Tuesday, February 12, 2013
County roughs out priorities
By Leslie Cantu
The Journal Scene
Diversifying the county’s sources of revenue and economic development were the top priorities identified by Dorchester County Council during its retreat Friday.
Other priorities were the delivery of county services, parks and recreation, capital projects, public safety and preservation of the culture and environment.
Council met for an all-day session at the Summerville Airport to hash out a map for the next few years, after conducting similar sessions in 2001 and 2006.
The county is too dependent on property taxes, Councilman Jay Byars said, and Dorchester County residents subsidize Berkeley and Charleston by paying their sales tax.
A local option sales tax, which would reduce property taxes, is one option, he said.
Councilman David Chinnis said the General Assembly needs to either fully fund the local government fund or get rid of its mandates on counties.
The local government fund is meant to cover the county’s cost of providing state services, but it hasn’t been fully funded in recent years.
Councilman Larry Hargett said the county could choose to charge a nominal fee to municipalities for collecting taxes on their behalf, and Administrator Jason Ward said at least three South Carolina counties charge a fee to their municipalities for using the county jail.
Byars also suggested asking voters to approve a dedicated revenue stream – perhaps two mills – for parks and recreation.
“At some point the franchise fees aren’t going to do what the county and citizens want to see,” he said.
What citizens want was the question of the day.
Lots of people are moving here from other parts of the country, and they have higher expectations of public services, Chinnis said.
Chinnis, who travels frequently for work, said places like the suburbs of Chicago have parks everywhere. Public services in the Northeast, Northwest and Chicago area are twice as much as offered here, he said.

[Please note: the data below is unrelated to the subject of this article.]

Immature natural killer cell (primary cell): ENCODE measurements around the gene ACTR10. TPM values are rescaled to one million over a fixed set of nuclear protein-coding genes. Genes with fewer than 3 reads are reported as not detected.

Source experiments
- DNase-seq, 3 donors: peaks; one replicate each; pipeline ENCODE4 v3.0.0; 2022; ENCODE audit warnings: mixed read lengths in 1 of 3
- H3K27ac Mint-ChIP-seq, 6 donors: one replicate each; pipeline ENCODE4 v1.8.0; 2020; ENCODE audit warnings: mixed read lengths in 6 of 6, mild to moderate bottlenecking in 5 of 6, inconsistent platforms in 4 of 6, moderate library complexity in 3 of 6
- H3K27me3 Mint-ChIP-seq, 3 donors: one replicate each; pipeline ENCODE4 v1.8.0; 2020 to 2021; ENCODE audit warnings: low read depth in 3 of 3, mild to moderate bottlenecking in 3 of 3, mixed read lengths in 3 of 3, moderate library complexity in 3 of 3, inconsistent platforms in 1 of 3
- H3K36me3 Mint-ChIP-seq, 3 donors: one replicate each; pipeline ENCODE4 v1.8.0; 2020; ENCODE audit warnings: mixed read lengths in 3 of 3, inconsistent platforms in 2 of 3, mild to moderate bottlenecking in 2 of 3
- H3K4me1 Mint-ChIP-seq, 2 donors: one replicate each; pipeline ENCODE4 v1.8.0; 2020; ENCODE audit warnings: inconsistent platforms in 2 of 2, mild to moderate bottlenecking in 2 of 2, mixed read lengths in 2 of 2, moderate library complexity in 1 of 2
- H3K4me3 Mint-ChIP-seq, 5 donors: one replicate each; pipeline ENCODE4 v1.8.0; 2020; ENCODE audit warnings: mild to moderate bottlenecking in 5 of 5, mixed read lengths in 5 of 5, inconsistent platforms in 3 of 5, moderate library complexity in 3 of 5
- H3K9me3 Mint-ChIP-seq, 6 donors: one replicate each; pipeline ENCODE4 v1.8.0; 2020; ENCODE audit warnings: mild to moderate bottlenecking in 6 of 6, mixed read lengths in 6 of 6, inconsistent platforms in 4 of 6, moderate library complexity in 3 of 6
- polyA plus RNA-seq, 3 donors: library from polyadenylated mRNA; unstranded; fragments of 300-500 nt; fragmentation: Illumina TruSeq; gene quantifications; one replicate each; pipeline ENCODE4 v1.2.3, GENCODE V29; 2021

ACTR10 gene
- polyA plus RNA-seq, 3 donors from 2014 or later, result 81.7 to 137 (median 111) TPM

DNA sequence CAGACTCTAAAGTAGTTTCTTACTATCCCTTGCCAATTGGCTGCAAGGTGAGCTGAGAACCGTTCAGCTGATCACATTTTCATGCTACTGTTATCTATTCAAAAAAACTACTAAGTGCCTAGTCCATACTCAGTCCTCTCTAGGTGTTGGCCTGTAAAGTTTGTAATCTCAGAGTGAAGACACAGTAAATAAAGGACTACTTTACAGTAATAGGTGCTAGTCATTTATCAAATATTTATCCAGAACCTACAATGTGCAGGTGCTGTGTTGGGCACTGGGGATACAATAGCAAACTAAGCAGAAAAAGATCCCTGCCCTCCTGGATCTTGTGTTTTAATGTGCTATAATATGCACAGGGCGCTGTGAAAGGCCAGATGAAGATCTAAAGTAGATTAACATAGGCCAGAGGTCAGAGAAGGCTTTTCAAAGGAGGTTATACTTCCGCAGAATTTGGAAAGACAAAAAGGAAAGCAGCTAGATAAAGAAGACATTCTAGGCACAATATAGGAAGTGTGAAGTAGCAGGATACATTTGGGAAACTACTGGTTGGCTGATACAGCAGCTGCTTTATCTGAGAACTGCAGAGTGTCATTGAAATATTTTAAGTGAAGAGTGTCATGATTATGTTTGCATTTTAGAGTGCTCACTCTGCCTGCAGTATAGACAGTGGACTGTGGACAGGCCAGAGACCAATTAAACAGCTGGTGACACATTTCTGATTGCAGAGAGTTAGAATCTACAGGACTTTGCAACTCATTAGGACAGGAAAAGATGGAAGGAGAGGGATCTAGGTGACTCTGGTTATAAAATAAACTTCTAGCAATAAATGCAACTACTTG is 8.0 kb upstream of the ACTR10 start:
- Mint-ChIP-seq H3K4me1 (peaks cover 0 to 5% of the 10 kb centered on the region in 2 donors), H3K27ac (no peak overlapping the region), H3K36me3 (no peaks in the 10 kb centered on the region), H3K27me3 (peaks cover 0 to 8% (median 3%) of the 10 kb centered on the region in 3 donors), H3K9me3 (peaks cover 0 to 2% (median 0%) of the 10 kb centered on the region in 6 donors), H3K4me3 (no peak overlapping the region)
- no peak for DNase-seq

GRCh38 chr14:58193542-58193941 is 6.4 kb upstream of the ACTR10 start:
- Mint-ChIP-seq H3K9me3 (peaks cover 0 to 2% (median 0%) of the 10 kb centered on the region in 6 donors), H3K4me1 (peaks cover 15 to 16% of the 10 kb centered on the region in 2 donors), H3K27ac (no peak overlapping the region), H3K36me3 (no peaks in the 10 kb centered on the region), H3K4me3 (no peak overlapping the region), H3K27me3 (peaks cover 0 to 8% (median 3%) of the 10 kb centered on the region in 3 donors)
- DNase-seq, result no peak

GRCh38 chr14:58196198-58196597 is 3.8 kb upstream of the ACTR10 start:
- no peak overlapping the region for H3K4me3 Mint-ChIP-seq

When those people move here, they’re wowed by the low taxes but don’t realize the implications, he said.
“I don’t think they recognize when the lived in Seattle they paid for those,” he said.
The transportation impact fee reared its head again, with Byars arguing the fees inhibit growth and give people the false impression that transportation infrastructure is adequately funded.
Chinnis had a little fun with Byars’ use of the words “adequately funded” – an adequate facilities ordinance introduced several years ago, before either man was on council, failed.
Instead, the impact fees went into effect in February 2011.
Council also discussed some of its capital projects, including new EMS stations, an emergency operations center and the new jail.
The new jail is funded, but council must decide whether to follow a design-build or a design-bid-build model, Ward said.
That matter should be on Monday’s agenda.
County Council voted in its regular meeting Monday to hire County Attorney John Frampton on a full-time basis.
Frampton currently has a private practice and works for the county at a rate of $150 per hour.
As his county work has increased, however, council decided to hire him, beginning at the start of the new fiscal year, at $132,000 per year.